Today marks the 47th day the Democrat-controlled state House has failed to take action on the bi-partisan transportation package passed by the state Senate back on March 3rd. The House’s continued failure to move on the transportation package comes as budget talks have stalled due to Democrats’ refusal to vote on the taxes essential to their 2015-17 spending plan. With the 2015 legislative session scheduled to wrap-up on Sunday, April 26 and stalled budget negotiations, it is essential House Democrats—at the very least—act on the state transportation package. It’s time that Democrats prove they are capable of making a deal.
House Democrats cannot continue to ignore the fact that Washington State needs a transportation package. Commuters and businesses require reliable transportation improvements, and they’ve waited long enough for the state Legislature to act. Democrats have held our state’s transportation needs hostage to their tax-raising demands for far too long. It’s time they accept the fact that any transportation package must be bi-partisan. Senate Republicans proved they are willing to make tough compromises in order to meet urgent transportation needs—their bi-partisan transportation package passed with the support of seven Democrats. House Democrats must do the same.
Democrat House Speaker Frank Chopp—along with Jay Inslee—must accept the reality that Democrats no longer exclusively control Olympia. Chopp cannot continue to expect the pre-2012 state of affairs, when he and his fellow Democrats pushed forward every agenda item they received. Since 2013, there has been a state Senate run by the Majority Coalition Caucus that is committed to passing a state budget that lives within our means.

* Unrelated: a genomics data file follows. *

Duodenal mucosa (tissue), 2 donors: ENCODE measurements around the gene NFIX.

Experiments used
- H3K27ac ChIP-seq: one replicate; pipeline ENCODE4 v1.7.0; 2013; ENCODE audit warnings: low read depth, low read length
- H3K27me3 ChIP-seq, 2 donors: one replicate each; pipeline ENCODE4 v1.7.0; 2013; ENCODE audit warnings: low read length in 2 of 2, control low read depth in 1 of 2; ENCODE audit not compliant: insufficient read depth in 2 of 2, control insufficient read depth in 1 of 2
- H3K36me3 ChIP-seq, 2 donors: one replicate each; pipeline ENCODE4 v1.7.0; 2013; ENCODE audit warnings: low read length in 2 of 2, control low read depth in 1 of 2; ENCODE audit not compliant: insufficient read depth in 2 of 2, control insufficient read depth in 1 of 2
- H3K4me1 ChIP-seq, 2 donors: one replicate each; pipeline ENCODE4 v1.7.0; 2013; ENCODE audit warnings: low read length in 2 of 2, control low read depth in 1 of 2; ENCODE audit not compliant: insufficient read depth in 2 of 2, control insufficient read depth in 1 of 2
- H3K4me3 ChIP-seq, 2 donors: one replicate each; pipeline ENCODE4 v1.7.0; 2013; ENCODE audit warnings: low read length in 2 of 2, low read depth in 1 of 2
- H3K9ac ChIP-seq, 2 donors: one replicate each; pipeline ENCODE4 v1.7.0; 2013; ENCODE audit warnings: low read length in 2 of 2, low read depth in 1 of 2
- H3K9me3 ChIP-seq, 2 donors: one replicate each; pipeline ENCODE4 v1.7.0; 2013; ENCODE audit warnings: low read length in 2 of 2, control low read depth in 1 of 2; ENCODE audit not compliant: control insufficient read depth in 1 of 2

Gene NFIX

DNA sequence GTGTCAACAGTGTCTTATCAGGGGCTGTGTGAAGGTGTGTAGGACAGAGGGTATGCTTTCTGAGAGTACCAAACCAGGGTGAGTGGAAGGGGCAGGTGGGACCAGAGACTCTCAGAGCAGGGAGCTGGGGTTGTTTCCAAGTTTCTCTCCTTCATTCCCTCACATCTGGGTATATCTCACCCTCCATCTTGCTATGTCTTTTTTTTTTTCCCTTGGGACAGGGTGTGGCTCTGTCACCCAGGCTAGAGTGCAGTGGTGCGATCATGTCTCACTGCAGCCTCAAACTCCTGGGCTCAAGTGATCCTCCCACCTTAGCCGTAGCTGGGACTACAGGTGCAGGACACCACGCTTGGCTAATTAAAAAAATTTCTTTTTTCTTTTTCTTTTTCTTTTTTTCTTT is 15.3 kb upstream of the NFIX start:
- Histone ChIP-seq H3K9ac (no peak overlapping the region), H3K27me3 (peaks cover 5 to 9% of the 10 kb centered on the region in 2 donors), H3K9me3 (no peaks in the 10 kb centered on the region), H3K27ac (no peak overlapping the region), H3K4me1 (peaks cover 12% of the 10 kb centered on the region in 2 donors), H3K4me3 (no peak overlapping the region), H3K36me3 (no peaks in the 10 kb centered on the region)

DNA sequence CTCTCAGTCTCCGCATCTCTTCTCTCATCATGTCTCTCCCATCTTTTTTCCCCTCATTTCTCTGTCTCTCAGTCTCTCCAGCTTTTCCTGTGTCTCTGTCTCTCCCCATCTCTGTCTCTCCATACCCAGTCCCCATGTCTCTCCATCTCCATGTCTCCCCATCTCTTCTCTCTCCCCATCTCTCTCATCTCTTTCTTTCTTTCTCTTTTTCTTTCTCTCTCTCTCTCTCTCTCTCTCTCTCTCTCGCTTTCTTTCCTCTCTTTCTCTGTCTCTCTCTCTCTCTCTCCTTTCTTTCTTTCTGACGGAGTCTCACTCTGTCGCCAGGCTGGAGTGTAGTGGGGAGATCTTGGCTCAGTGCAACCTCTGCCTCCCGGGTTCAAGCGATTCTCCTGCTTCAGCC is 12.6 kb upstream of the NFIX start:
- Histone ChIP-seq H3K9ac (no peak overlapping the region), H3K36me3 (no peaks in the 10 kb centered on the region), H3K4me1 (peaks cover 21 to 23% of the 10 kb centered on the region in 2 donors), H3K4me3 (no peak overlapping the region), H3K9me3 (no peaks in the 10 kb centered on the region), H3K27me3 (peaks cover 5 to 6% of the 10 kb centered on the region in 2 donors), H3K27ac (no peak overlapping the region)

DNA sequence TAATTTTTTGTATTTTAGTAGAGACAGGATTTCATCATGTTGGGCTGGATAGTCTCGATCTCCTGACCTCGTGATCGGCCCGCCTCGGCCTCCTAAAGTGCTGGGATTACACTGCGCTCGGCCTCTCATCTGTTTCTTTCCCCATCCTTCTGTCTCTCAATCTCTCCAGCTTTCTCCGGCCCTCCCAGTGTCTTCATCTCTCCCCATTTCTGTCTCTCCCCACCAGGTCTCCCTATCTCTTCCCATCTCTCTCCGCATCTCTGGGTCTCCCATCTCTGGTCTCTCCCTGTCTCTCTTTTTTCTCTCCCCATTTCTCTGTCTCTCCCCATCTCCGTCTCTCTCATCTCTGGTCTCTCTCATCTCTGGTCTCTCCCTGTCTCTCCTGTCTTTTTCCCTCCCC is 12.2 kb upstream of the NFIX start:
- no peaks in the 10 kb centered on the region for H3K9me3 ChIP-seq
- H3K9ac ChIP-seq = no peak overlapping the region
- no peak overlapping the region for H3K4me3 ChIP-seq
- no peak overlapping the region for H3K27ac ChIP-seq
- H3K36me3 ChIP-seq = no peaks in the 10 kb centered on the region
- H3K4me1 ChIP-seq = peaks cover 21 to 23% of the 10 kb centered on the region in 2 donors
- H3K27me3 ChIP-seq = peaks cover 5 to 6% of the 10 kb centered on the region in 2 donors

The bi-partisan state Senate package includes a gas tax that is almost identical to the size of the tax passed by House Democrats two years ago—that’s part of GOP leaders’ willingness to make compromises. As the Seattle Times recently pointed out, the size of the tax is common ground. Now it’s time for Democrats to give a little as well in order to avoid last year’s fate when negotiations over a transportation package broke down.
The path forward is quite clear: let the people—or their chosen representatives—decide on Democrats’ favored agenda items. A transportation package could be achieved if each side placed their trust in the citizens of this state. For Republicans, that means allowing Sound Transit to seek a $15 billion dollar tax increase via a ballot measure next year. For Democrats, that means accepting Republicans’ consumer protection provision that would oblige Inslee to bring his fuel mandate forward as legislation, not through an executive order—voters should not have to face an additional charge of $1 or more at the fuel pump.
Pressure on House Democrats to accept the bi-partisan transportation package is mounting. You can check out how Keep Washington Rolling, statewide coalition of labor, business and environmental organizations and community leaders, is doing their part here.